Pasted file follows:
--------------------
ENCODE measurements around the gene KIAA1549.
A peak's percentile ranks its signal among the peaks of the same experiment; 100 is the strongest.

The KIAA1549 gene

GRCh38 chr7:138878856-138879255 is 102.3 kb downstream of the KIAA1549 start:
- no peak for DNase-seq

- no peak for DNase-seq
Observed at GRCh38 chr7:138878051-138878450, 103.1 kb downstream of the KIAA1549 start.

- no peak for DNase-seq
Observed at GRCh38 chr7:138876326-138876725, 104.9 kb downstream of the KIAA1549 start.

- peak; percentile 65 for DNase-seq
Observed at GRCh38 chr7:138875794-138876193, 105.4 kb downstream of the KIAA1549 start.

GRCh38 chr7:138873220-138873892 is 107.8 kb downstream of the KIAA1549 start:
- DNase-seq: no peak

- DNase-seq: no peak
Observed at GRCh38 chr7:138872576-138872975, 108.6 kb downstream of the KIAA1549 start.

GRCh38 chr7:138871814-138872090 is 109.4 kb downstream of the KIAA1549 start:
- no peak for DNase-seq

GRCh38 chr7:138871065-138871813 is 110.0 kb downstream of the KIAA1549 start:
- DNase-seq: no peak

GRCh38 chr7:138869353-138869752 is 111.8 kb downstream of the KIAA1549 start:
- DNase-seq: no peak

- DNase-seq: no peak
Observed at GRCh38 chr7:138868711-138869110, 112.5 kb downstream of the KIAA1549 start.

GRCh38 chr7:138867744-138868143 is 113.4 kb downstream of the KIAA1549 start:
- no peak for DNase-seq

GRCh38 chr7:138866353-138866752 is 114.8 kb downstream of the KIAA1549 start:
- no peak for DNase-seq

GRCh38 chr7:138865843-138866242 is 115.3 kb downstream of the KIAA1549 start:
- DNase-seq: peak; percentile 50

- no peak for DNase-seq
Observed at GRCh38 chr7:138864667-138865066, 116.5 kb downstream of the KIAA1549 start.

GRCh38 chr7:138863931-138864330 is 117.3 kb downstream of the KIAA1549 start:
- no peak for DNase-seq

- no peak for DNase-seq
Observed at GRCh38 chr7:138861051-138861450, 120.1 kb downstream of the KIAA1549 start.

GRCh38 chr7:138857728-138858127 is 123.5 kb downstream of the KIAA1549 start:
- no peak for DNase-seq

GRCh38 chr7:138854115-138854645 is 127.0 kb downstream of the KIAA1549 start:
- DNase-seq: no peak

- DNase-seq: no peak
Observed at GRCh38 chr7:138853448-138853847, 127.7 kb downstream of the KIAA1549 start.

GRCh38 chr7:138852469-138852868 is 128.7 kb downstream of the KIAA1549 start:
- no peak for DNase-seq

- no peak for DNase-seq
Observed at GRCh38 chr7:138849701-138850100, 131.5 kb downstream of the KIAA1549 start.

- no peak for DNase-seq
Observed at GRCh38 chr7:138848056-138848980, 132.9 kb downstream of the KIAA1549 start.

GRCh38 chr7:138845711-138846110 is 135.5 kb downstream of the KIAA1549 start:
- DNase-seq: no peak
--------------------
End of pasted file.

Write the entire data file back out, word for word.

ENCODE measurements around the gene KIAA1549.
A peak's percentile ranks its signal among the peaks of the same experiment; 100 is the strongest.

The KIAA1549 gene

GRCh38 chr7:138878856-138879255 is 102.3 kb downstream of the KIAA1549 start:
- no peak for DNase-seq

- no peak for DNase-seq
Observed at GRCh38 chr7:138878051-138878450, 103.1 kb downstream of the KIAA1549 start.

- no peak for DNase-seq
Observed at GRCh38 chr7:138876326-138876725, 104.9 kb downstream of the KIAA1549 start.

- peak; percentile 65 for DNase-seq
Observed at GRCh38 chr7:138875794-138876193, 105.4 kb downstream of the KIAA1549 start.

GRCh38 chr7:138873220-138873892 is 107.8 kb downstream of the KIAA1549 start:
- DNase-seq: no peak

- DNase-seq: no peak
Observed at GRCh38 chr7:138872576-138872975, 108.6 kb downstream of the KIAA1549 start.

GRCh38 chr7:138871814-138872090 is 109.4 kb downstream of the KIAA1549 start:
- no peak for DNase-seq

GRCh38 chr7:138871065-138871813 is 110.0 kb downstream of the KIAA1549 start:
- DNase-seq: no peak

GRCh38 chr7:138869353-138869752 is 111.8 kb downstream of the KIAA1549 start:
- DNase-seq: no peak

- DNase-seq: no peak
Observed at GRCh38 chr7:138868711-138869110, 112.5 kb downstream of the KIAA1549 start.

GRCh38 chr7:138867744-138868143 is 113.4 kb downstream of the KIAA1549 start:
- no peak for DNase-seq

GRCh38 chr7:138866353-138866752 is 114.8 kb downstream of the KIAA1549 start:
- no peak for DNase-seq

GRCh38 chr7:138865843-138866242 is 115.3 kb downstream of the KIAA1549 start:
- DNase-seq: peak; percentile 50

- no peak for DNase-seq
Observed at GRCh38 chr7:138864667-138865066, 116.5 kb downstream of the KIAA1549 start.

GRCh38 chr7:138863931-138864330 is 117.3 kb downstream of the KIAA1549 start:
- no peak for DNase-seq

- no peak for DNase-seq
Observed at GRCh38 chr7:138861051-138861450, 120.1 kb downstream of the KIAA1549 start.

GRCh38 chr7:138857728-138858127 is 123.5 kb downstream of the KIAA1549 start:
- no peak for DNase-seq

GRCh38 chr7:138854115-138854645 is 127.0 kb downstream of the KIAA1549 start:
- DNase-seq: no peak

- DNase-seq: no peak
Observed at GRCh38 chr7:138853448-138853847, 127.7 kb downstream of the KIAA1549 start.

GRCh38 chr7:138852469-138852868 is 128.7 kb downstream of the KIAA1549 start:
- no peak for DNase-seq

- no peak for DNase-seq
Observed at GRCh38 chr7:138849701-138850100, 131.5 kb downstream of the KIAA1549 start.

- no peak for DNase-seq
Observed at GRCh38 chr7:138848056-138848980, 132.9 kb downstream of the KIAA1549 start.

GRCh38 chr7:138845711-138846110 is 135.5 kb downstream of the KIAA1549 start:
- DNase-seq: no peak